TAMING WILD WAVES
Engineers at the Vienna University of Technology (TU Wien) have developed the Heliofloat, a creative solution to placing solar panels on choppy seas.
Wild waves have, up to now, been the biggest obstacle to the proliferation of solar farms on the world’s oceans. But a new lightweight construction method has assisted the design of platforms 100 metres long that now remain steady and firmly in place, even in rough conditions.
Professor Markus Haider, from the Institute for Energy Systems and Thermodynamics, said: “The key to this is that Heliofloat is supported by open floatation devices.
“Were a platform to be simply mounted onto air-filled, closed containers, the design of the construction would have to be inefficiently heavy and robust in order to be able to withstand heavy waves.”
The Heliofloat platform is supported by open flotation devices similar to downward-facing barrels. They are made from a soft, flexible floating material. The upper section contains air that cannot escape, but which comes into direct contact with the water below. The column of air acts as the primary shock absorber, while the flexible side walls absorb small, horizontal forces.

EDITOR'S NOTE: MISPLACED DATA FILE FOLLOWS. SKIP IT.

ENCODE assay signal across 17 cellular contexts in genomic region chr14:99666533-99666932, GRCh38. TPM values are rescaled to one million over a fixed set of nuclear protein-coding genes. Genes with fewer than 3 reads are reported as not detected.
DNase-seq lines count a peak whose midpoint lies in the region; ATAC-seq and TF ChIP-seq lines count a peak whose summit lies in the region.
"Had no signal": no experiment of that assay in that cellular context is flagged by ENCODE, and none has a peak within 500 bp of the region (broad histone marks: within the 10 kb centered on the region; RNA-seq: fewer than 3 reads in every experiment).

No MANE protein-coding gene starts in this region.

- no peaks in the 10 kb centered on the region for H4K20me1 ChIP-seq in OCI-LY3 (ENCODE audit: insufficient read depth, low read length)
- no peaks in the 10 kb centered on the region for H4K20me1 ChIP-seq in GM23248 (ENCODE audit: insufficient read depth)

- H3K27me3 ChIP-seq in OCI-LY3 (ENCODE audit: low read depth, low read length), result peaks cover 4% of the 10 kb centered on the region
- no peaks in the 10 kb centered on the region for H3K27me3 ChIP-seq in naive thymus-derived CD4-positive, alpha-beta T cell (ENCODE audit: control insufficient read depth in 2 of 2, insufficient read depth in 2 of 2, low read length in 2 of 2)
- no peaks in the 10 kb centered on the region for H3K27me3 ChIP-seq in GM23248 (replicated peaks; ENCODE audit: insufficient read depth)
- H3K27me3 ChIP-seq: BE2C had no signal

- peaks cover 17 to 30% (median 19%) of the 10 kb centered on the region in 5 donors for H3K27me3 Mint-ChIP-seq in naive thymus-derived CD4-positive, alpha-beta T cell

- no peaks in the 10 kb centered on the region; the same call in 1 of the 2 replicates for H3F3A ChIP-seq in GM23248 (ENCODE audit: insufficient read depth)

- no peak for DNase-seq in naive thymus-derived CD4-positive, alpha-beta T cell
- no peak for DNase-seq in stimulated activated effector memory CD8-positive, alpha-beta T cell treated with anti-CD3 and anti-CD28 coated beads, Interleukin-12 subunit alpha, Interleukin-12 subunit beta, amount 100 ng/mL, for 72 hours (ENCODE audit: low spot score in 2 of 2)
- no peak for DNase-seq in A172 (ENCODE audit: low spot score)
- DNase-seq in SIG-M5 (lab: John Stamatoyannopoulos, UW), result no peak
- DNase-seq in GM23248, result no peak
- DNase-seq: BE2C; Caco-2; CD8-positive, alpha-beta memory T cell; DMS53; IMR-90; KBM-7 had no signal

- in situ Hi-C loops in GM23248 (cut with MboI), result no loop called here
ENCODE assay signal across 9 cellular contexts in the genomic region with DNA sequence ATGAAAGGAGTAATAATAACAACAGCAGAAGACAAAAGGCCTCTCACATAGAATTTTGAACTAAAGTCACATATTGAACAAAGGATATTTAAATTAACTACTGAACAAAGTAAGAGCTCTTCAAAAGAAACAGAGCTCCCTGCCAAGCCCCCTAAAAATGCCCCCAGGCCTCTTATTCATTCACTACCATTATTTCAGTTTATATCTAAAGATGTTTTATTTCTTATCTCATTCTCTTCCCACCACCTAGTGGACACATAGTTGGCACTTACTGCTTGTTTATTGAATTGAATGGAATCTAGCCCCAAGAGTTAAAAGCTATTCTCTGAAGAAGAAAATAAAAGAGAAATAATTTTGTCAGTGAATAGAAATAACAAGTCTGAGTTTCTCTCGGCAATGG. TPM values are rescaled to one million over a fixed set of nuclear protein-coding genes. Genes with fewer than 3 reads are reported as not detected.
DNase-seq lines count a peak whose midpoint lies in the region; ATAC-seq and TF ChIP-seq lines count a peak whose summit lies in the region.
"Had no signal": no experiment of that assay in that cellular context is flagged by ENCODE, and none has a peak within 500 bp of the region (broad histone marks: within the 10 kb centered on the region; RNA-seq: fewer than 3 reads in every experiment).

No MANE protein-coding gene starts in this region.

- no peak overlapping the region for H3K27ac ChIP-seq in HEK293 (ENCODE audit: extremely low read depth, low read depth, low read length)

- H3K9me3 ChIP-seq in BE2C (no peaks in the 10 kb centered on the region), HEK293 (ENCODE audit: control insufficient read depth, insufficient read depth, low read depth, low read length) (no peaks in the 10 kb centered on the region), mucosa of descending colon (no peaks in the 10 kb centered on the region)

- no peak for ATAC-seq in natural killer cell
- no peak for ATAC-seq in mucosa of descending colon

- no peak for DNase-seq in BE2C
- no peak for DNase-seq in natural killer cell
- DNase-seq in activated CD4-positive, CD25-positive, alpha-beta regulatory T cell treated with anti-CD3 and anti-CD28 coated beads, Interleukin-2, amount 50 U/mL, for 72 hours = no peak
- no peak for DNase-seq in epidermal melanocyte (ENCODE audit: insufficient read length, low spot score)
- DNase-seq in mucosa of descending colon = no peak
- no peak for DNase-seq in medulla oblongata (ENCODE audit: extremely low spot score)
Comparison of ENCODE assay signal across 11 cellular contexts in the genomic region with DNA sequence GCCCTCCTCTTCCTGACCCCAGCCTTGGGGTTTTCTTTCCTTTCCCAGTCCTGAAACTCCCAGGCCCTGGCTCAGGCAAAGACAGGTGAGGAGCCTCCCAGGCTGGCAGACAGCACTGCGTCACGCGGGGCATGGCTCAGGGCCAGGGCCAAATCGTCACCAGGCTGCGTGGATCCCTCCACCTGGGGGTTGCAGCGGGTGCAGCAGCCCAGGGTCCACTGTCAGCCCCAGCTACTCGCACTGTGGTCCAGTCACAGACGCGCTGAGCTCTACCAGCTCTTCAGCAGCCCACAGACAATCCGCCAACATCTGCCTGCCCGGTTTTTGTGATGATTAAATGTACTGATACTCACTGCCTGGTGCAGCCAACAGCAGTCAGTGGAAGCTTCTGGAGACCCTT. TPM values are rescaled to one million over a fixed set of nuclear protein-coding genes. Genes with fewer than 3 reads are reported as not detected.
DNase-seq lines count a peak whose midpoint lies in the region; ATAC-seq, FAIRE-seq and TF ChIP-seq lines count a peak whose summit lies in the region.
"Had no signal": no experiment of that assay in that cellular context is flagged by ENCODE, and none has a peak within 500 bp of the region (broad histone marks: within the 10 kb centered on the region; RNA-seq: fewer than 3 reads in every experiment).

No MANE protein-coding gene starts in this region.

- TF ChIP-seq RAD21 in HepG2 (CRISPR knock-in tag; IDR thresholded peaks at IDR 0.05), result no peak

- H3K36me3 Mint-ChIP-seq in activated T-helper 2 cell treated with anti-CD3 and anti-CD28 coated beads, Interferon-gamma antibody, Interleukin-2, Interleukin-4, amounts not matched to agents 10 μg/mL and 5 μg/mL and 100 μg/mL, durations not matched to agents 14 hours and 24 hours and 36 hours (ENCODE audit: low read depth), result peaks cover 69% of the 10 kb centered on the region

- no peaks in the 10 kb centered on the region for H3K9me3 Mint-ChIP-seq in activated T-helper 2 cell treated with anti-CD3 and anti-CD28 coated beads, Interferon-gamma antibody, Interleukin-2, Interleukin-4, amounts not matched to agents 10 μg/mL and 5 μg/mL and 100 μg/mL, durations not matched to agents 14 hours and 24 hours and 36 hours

This new construction method allows areas the size of football fields to be made available on the water with ease. The research team at TU Wien has developed concepts for harnessing the sun over the water using photovoltaics and parabolic-shaped mirrored troughs, while many further possible applications are also being considered.
Dr Roland Eisl, Director of Heliofloat GmbH, said: “Heliofloat platforms offer new possibilities for desalination plants and biomass extraction processes for salt water.
“In hot countries, Heliofloat platforms could be utilised to protect lakes against drying up.”